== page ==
Publication: August 2012 from Razorbill Canada
Rating: 3 ♥ / 5 ♥ – I liked it
You wake in the middle of the night, your arms and feet pinned by strong hands. As you thrash your way to consciousness, a calm voice says, “Steady. We’re here to help.” Your mind registers a paramedic, a policeman, an ambulance. You are lying on the lookout at Keeper’s Point, the lookout Amanda Creen supposedly threw herself off. And you have absolutely no idea how you got there.
Aaron Rowe walks in his sleep. He has dreams he can’t explain and memories he can’t recover. Death doesn’t scare him – his new job with a funeral director may even be his salvation. But if he doesn’t discover the truth about his hidden past soon, he may fall asleep one night and never wake up.
The Dead I Know by Scot Gardner was not what I was expecting, and that’s completely okay! A book more character driven than focused on action, The Dead I Know was hard to put down, despite being a bit of a quieter book.
Aaron has started work at a funeral home, apprenticing to the funeral director John Barton. The beginning of the story details the beginning of his job, the dead that Aaron goes with John Barton to pick up, and glimpses of John’s family. Aaron is incredibly difficult to grasp, and yet not, at the same time. He rarely speaks to others, and seems very timid. He’s remarkably comfortable with the dead, but has trouble being around the mourners. As the story continues we get glimpses into Aaron’s problems with sleepwalking and the nightmares that are causing it. John Barton and his family, including daughter Skye (who, despite being a kid, I found incredibly annoying. A little bit endearing, she really appeared to help Aaron and some information comes to light that explains a bit about the way she is, but still annoying), draw Aaron out of his shell and discover the cause of his night time escapades.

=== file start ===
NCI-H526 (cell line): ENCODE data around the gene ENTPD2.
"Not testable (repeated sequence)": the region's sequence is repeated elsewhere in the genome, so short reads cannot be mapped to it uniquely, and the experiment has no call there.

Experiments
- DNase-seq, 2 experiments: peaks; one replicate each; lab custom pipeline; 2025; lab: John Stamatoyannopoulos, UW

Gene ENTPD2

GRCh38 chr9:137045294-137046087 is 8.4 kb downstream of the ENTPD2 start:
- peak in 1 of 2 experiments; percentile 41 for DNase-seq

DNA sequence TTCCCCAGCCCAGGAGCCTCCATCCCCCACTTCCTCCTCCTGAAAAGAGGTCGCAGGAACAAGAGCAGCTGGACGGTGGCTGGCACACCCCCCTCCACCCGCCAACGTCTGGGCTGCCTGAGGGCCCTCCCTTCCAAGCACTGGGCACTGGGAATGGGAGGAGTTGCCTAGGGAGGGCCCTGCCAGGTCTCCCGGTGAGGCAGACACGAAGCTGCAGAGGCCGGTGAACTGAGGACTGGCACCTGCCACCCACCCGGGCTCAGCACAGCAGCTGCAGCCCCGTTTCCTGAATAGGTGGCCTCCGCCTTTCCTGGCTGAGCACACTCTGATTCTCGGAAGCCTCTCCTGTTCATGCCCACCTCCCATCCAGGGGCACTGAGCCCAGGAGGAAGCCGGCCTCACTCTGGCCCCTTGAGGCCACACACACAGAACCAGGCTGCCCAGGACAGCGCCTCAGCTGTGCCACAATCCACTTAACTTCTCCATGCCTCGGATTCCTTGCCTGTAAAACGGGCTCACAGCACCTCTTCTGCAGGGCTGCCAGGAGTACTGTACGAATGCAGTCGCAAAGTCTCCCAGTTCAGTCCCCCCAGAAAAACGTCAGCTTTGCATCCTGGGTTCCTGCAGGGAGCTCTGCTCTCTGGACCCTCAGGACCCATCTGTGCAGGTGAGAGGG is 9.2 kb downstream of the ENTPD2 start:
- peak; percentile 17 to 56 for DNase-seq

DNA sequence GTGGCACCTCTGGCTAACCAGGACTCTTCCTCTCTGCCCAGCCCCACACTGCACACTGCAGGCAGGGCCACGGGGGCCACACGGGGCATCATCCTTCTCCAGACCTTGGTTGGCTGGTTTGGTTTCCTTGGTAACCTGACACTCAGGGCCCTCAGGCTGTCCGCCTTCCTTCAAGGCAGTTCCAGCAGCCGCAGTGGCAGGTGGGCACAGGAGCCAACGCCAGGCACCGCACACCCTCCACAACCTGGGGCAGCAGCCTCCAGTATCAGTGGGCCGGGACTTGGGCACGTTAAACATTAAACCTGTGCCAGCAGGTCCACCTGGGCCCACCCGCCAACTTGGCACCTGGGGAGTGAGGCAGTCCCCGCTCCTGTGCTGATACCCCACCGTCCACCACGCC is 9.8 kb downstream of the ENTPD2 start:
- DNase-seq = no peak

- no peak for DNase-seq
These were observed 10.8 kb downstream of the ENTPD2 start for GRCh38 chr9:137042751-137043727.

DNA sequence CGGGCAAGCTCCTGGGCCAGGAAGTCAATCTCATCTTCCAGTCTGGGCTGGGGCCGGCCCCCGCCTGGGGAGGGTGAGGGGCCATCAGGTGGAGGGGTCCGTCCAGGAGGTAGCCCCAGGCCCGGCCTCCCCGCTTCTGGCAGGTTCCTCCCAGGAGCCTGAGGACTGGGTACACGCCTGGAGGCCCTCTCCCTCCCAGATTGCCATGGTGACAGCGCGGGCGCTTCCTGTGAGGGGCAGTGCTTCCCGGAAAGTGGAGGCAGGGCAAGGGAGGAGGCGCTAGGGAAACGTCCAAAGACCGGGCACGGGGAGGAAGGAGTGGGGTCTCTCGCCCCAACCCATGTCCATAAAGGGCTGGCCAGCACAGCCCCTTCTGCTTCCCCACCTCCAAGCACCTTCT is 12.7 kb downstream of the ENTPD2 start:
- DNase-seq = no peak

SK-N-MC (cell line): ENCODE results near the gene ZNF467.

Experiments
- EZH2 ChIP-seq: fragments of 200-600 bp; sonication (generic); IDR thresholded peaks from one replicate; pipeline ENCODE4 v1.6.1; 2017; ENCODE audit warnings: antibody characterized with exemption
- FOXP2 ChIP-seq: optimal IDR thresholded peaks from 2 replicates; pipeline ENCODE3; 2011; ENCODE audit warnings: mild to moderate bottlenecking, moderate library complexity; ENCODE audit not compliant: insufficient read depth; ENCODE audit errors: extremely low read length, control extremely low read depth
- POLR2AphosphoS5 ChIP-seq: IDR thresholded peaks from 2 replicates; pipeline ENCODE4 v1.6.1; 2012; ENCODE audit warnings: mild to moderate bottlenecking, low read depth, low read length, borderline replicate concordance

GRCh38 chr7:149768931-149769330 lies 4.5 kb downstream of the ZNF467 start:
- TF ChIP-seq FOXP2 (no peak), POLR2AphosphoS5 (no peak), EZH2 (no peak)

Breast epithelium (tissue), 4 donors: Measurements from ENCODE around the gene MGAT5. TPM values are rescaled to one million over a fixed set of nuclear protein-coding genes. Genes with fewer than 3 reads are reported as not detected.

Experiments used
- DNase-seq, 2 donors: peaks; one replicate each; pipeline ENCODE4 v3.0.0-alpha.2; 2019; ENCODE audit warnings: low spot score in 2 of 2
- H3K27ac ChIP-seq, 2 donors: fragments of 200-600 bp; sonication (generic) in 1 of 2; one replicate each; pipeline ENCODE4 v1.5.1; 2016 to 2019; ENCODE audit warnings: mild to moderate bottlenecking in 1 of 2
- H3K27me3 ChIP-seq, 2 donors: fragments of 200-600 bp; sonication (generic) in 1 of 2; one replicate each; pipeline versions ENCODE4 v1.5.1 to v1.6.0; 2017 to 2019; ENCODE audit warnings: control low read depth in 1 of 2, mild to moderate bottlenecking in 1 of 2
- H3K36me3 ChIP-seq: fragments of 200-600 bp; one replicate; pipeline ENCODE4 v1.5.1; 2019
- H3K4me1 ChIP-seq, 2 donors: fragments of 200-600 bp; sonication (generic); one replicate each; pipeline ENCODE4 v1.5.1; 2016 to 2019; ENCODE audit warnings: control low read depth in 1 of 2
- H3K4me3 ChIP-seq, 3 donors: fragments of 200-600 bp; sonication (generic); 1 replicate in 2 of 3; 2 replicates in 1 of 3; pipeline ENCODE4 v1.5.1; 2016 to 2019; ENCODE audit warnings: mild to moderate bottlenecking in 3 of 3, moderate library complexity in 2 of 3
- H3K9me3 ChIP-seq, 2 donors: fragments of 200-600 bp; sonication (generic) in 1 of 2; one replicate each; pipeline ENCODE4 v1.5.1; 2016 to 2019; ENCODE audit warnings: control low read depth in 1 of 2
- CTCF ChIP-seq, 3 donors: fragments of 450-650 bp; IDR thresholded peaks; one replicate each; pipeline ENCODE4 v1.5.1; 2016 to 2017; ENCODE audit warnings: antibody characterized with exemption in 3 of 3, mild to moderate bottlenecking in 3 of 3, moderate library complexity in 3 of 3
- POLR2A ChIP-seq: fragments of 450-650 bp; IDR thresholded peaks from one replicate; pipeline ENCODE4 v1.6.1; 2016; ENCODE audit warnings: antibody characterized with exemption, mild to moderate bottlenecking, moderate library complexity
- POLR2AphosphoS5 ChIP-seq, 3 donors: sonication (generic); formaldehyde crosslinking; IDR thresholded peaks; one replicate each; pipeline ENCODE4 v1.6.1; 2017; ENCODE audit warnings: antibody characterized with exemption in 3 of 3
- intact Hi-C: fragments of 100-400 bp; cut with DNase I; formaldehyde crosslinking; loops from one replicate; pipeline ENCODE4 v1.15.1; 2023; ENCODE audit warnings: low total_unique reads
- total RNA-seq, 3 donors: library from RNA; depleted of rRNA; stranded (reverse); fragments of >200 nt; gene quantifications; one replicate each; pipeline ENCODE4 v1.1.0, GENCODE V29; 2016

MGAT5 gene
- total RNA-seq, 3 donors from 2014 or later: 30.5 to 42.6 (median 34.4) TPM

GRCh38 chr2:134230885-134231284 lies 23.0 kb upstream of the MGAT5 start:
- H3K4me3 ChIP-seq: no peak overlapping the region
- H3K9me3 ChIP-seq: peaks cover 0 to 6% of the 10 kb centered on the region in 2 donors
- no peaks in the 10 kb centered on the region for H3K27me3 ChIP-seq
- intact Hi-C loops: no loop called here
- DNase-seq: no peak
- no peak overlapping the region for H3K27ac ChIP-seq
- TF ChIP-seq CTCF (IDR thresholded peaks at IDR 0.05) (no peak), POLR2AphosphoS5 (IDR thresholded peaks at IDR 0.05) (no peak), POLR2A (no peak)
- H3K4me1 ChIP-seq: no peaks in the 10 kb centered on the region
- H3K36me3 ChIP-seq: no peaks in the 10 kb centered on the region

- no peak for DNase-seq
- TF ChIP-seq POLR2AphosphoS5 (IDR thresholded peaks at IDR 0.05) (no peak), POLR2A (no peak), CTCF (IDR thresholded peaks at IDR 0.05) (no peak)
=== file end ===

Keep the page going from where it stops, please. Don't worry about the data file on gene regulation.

Scot Gardner’s writing style and character voice is descriptive, a tad abrupt and just very…different, than what I’m used to. It was jarring in the beginning but by the end of the story you can see how well it fits the narrative and just works with the premise of the novel. The mystery behind Aaron’s sleepwalking is handled really well. It takes the course of the book to discover the reasons, with glimpses and hints throughout the story that eventually combine into Aaron’s backstory.
The Dead I Know by Scot Gardner is a quiet, intense look into the psyche of the main character, and despite the lack of huge action or complex secrets, the story draws you in and gets you thinking. One quote I really loved is found on page 92 of the paperback and showcases a bit of Aaron’s character:
“The police protected the living, ambulance officers protected the injured and we protected the dead. All as it should be.”
Paperback provided by Razorbill Canada in exchange for my honest review as part of a blog tour. Thank you!